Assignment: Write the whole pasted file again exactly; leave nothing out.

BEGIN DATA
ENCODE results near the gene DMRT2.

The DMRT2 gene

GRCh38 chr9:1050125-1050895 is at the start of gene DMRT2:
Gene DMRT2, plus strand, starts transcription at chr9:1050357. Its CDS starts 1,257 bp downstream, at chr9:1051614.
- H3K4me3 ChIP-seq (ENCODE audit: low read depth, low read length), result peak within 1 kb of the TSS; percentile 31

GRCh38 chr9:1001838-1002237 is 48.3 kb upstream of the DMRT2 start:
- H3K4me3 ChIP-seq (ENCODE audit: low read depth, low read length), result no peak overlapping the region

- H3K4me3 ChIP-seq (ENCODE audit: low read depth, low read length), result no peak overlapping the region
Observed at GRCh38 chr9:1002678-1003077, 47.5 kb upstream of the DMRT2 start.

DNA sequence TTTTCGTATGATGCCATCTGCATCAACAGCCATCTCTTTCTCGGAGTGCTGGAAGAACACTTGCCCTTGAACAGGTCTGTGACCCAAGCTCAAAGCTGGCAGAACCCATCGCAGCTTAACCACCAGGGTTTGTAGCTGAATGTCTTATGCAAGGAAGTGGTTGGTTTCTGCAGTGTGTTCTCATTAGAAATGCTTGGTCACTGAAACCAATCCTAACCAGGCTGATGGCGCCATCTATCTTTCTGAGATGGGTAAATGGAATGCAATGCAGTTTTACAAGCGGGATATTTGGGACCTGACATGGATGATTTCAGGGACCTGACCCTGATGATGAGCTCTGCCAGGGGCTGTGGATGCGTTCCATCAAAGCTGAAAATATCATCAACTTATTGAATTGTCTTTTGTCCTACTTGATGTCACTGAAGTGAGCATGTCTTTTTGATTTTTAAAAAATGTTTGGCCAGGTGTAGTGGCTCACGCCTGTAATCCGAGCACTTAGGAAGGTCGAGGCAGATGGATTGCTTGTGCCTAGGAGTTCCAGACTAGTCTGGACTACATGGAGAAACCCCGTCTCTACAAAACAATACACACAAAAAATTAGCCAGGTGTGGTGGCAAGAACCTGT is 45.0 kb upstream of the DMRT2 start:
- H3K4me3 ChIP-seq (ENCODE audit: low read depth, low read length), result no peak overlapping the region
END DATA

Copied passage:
ENCODE results near the gene DMRT2.

The DMRT2 gene

GRCh38 chr9:1050125-1050895 is at the start of gene DMRT2:
Gene DMRT2, plus strand, starts transcription at chr9:1050357. Its CDS starts 1,257 bp downstream, at chr9:1051614.
- H3K4me3 ChIP-seq (ENCODE audit: low read depth, low read length), result peak within 1 kb of the TSS; percentile 31

GRCh38 chr9:1001838-1002237 is 48.3 kb upstream of the DMRT2 start:
- H3K4me3 ChIP-seq (ENCODE audit: low read depth, low read length), result no peak overlapping the region

- H3K4me3 ChIP-seq (ENCODE audit: low read depth, low read length), result no peak overlapping the region
Observed at GRCh38 chr9:1002678-1003077, 47.5 kb upstream of the DMRT2 start.

DNA sequence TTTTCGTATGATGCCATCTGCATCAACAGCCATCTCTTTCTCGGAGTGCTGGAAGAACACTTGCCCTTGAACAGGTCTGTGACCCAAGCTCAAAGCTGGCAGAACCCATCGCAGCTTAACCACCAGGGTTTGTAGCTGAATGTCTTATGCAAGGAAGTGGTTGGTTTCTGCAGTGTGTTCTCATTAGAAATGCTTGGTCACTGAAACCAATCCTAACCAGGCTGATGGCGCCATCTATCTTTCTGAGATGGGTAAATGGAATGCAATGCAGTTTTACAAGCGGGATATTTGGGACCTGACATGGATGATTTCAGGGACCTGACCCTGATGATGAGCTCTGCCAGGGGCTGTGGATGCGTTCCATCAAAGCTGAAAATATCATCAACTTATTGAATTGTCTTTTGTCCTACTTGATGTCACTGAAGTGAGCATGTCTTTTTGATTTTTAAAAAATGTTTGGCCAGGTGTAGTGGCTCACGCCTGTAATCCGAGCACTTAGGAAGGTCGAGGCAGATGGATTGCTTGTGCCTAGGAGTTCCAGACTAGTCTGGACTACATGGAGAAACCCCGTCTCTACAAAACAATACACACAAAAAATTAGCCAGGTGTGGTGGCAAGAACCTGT is 45.0 kb upstream of the DMRT2 start:
- H3K4me3 ChIP-seq (ENCODE audit: low read depth, low read length), result no peak overlapping the region